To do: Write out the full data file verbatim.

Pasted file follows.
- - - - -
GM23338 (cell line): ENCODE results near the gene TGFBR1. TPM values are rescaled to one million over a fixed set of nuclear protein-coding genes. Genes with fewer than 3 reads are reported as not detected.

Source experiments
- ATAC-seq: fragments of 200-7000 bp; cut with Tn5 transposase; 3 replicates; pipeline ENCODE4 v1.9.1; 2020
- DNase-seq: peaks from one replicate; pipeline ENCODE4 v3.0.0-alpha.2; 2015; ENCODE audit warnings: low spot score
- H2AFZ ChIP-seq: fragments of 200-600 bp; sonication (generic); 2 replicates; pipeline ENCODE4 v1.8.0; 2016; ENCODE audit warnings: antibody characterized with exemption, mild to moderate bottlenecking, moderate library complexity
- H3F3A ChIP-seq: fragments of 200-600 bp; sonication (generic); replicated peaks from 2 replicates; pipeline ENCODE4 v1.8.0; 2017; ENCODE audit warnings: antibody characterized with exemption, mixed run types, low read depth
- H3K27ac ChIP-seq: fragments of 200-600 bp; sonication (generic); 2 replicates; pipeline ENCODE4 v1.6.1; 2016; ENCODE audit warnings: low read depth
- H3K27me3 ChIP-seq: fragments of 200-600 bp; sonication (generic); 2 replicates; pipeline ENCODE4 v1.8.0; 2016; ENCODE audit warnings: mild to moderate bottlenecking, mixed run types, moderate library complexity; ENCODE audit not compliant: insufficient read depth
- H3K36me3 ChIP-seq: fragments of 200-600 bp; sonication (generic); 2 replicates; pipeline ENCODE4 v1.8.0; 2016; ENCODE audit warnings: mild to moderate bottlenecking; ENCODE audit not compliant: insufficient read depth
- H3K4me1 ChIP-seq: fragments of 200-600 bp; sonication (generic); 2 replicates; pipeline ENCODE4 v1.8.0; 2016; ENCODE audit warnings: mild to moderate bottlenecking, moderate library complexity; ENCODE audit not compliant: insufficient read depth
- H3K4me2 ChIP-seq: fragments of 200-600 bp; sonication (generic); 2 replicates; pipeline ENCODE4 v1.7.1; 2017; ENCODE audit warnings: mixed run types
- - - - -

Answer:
GM23338 (cell line): ENCODE results near the gene TGFBR1. TPM values are rescaled to one million over a fixed set of nuclear protein-coding genes. Genes with fewer than 3 reads are reported as not detected.

Source experiments
- ATAC-seq: fragments of 200-7000 bp; cut with Tn5 transposase; 3 replicates; pipeline ENCODE4 v1.9.1; 2020
- DNase-seq: peaks from one replicate; pipeline ENCODE4 v3.0.0-alpha.2; 2015; ENCODE audit warnings: low spot score
- H2AFZ ChIP-seq: fragments of 200-600 bp; sonication (generic); 2 replicates; pipeline ENCODE4 v1.8.0; 2016; ENCODE audit warnings: antibody characterized with exemption, mild to moderate bottlenecking, moderate library complexity
- H3F3A ChIP-seq: fragments of 200-600 bp; sonication (generic); replicated peaks from 2 replicates; pipeline ENCODE4 v1.8.0; 2017; ENCODE audit warnings: antibody characterized with exemption, mixed run types, low read depth
- H3K27ac ChIP-seq: fragments of 200-600 bp; sonication (generic); 2 replicates; pipeline ENCODE4 v1.6.1; 2016; ENCODE audit warnings: low read depth
- H3K27me3 ChIP-seq: fragments of 200-600 bp; sonication (generic); 2 replicates; pipeline ENCODE4 v1.8.0; 2016; ENCODE audit warnings: mild to moderate bottlenecking, mixed run types, moderate library complexity; ENCODE audit not compliant: insufficient read depth
- H3K36me3 ChIP-seq: fragments of 200-600 bp; sonication (generic); 2 replicates; pipeline ENCODE4 v1.8.0; 2016; ENCODE audit warnings: mild to moderate bottlenecking; ENCODE audit not compliant: insufficient read depth
- H3K4me1 ChIP-seq: fragments of 200-600 bp; sonication (generic); 2 replicates; pipeline ENCODE4 v1.8.0; 2016; ENCODE audit warnings: mild to moderate bottlenecking, moderate library complexity; ENCODE audit not compliant: insufficient read depth
- H3K4me2 ChIP-seq: fragments of 200-600 bp; sonication (generic); 2 replicates; pipeline ENCODE4 v1.7.1; 2017; ENCODE audit warnings: mixed run types